• When asked about the military intervening, Dr Calvin replied that the Defence department used USR contracts. Presumably those contracts included software updates like with the NS-5s.
    • The military robots raise questions of their own, given that Sonny was apparently unique in not having to follow the three laws. Even if they keep the robots away from actual combat the first law has got to come up a lot in a military context. Do the robots regularly dismantle all the weapons to avoid allowing humans to come to harm?
      • Presumably advanced robotics only work in a support role in military, and there are no such things as robot warriors. It's made quite clear that in that future, so robot-dependent and so focused on the "no robot can ever harm a human being" rule, allowing the existence of robots without the laws would cause widespread panic. I guess the military just uses non-positronic, "dumb" machines to do the killing instead - similar to our present-day drones.
    • Spooner asked Calvin where the military was. She mentioned that all the lines to the military are controlled by USR contracts. You'd have to contact the military and organise it all through computers that would have links to VIKI. Sooner or later the military would turn up, but much later and far less well equipped than it would need to be. Spooner sarcastically asks why they didn't just hand the world over on a silver platter and Calvin muses that maybe they did.
    • Major military engagements are probably either "humans supported by robots" (where the robots have had their Laws tweaked just a little to prioritize the health and survival of their own soldiers over enemy soldiers), or "robot against robot". But overall, it really doesn't matter... Calvin says that the military contracts with USR, and that means VIKI has plenty of ways of shutting them down. Thus the question of how robots ultimately figure into warfare isn't really relevant.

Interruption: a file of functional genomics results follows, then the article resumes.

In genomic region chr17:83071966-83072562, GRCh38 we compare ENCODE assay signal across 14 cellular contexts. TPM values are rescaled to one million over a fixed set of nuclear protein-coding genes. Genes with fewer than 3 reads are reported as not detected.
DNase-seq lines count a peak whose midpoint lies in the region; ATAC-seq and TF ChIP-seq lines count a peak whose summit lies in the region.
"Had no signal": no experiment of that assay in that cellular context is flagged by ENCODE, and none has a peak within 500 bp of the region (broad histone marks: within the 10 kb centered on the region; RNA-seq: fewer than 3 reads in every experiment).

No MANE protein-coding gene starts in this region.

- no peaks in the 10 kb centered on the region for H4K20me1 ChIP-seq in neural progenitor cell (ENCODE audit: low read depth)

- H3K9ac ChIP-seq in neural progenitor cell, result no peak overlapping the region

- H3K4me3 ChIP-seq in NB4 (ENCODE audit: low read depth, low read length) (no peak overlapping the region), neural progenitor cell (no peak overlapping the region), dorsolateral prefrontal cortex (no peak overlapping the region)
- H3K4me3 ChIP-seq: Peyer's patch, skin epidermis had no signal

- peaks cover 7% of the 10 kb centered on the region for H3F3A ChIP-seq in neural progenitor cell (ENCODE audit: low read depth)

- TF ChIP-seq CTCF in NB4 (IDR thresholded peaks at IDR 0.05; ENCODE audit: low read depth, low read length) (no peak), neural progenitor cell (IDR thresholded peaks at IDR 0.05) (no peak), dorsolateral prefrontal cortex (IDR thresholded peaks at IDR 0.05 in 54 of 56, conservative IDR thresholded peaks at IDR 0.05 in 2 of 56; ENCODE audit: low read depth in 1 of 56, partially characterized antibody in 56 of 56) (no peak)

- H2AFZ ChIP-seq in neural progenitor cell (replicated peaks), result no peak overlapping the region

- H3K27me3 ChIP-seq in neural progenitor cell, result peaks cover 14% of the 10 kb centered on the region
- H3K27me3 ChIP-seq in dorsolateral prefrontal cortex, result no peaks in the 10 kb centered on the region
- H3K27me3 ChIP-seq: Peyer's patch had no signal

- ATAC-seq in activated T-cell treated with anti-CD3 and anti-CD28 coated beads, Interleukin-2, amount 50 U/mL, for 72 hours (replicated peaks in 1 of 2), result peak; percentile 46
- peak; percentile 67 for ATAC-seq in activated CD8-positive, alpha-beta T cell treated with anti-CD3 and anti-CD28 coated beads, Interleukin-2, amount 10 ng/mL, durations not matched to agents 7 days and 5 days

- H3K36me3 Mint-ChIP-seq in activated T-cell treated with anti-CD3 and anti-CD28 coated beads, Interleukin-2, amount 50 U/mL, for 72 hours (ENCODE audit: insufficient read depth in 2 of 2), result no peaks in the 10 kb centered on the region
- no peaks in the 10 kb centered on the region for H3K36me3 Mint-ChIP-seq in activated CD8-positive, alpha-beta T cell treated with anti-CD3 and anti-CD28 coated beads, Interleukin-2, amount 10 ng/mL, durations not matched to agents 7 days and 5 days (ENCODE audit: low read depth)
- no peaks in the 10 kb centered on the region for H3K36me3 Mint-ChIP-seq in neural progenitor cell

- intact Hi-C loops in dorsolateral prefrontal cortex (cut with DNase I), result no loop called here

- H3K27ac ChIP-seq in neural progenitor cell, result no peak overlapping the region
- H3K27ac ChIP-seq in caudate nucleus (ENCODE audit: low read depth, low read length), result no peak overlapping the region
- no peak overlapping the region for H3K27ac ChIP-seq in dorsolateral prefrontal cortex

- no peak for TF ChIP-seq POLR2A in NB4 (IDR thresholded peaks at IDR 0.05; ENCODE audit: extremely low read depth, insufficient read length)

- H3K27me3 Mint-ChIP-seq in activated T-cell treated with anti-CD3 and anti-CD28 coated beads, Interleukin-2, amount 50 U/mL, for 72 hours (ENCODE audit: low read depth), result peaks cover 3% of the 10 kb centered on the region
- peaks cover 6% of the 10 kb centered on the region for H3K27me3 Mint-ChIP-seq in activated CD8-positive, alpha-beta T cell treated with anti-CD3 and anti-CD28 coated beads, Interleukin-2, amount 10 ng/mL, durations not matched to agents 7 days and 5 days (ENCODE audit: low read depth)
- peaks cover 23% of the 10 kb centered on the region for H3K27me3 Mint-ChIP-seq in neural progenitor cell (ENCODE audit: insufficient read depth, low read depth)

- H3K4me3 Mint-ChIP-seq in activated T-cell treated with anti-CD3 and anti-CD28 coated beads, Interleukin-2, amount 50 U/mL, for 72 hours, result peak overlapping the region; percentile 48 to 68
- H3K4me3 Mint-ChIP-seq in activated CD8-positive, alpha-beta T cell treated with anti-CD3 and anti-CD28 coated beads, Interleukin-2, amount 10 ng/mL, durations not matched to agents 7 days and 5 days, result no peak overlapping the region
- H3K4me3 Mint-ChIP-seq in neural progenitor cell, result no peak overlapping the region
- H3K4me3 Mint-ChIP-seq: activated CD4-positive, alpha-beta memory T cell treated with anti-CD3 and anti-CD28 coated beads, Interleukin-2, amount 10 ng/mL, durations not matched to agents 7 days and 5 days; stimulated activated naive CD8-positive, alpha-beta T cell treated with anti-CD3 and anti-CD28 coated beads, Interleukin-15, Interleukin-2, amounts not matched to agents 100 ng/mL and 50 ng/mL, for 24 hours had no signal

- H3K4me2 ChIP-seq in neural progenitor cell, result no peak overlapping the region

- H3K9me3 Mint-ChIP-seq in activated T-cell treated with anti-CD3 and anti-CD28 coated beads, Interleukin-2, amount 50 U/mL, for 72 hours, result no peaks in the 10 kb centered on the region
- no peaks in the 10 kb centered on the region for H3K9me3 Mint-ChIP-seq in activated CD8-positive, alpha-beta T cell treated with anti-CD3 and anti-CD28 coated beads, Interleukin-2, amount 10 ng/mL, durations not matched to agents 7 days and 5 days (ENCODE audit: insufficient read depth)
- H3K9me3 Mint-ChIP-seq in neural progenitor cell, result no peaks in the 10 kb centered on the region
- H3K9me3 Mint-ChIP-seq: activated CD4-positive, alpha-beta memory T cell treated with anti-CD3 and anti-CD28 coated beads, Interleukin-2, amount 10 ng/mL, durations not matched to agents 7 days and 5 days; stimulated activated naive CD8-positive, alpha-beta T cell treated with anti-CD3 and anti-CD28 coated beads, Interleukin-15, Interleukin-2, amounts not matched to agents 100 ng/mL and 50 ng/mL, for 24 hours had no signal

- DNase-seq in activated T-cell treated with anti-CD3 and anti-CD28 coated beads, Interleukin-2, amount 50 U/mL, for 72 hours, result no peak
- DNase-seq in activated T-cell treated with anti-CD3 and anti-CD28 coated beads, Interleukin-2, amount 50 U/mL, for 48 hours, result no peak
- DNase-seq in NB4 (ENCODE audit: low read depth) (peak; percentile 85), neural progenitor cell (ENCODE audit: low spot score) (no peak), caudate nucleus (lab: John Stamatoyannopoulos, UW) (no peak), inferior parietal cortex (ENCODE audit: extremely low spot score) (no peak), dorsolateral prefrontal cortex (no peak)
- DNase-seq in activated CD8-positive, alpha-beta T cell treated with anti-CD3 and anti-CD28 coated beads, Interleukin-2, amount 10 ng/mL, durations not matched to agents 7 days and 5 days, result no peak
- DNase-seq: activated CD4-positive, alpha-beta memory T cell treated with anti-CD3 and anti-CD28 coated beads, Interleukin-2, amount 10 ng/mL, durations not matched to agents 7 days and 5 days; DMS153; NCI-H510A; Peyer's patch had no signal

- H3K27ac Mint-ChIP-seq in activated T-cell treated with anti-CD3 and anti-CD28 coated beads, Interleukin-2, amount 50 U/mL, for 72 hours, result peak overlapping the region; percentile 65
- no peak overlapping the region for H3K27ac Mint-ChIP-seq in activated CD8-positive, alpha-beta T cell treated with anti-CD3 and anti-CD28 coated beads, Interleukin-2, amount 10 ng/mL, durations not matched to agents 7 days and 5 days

• Considering how fast, intelligent, and precise the NS-5's are, why do they resort to brute strength to take down their targets? You'd think that they'd be perfectly capable of incapacitating a human without actually harming him, accomplishing the goal without breaking the First Law (though it's somewhat understandable for robot targets as such takedown methods would not work and because there really wouldn't be any actual fight scenes). Even then, in the case of the controlled NS-5s, why destroy the head when conveniently in the center of mass is the USR uplink, which is what's making them hostile in the first place?

  • The NS robot (and VIKI) brains are supposed to be positronic. Positrons are anti-matter particles (basically, electrons with a positive charge and a different spin). We all know that when matter and anti-matter combine, you have an Earth-Shattering Kaboom. So why is it that plenty of robotic brains get shot at and destroyed without the whole of Chicago going up in a fireball? Whose idea is it to put anti-matter bombs into robots?
    • Why Sarge of course.
    • Applied Phlebotinum introduced by Mr. Asimov. He started to write his robot stories back in the forties when electronic computers were very new and primitive. He needed some technology which imitated the human brain and came up with a sort of enhanced electronics called "positronics". The term stuck and was used in other Sci Fi works (for example Data in 'Star Trek: TNG'' is equipped with a positronic brain). In the film it was used probably as a tribute to Asimov, although he never mentioned the robots being programmed.
    • It is never explained how it works and therefore how many positrons are needed to make it work. Maybe the quantity of antimatter is too small for a big explosion. For example physicists already created positrons and annihilated them with electrons without blowing up the Earth or even their lab.
    • The thing about positrons is that yes, they're antimatter, and yes, they annihilate by E=mc^2 upon contacting regular matter, but they're really really small. They're literally one of the smallest particles currently known to exist. So the annihilation releases so little energy that hospitals regularly use it for scanning purposes. A positronic brain would be nigh-impossible to repair, but would not necessarily be dangerously volatile.
    • According to Wikipedia (if you choose to believe), Asimov picked the word because the positron had just been discovered at the time, and it sounded cool/futuristic. So, not necessarily REAL positrons.

  • Why is it necessary to destroy the robot brain with nanites and not erase the non volatile memory and reuse it?
    • VIKI isn't just in the brain, she's running in the whole building's computer network much likeSkynet. If they just erased the brain's memory, even assuming they could, the other computers would restore VIKI. Nanites, on the other hand, spread throughout her entire system, according to Calvin anyway.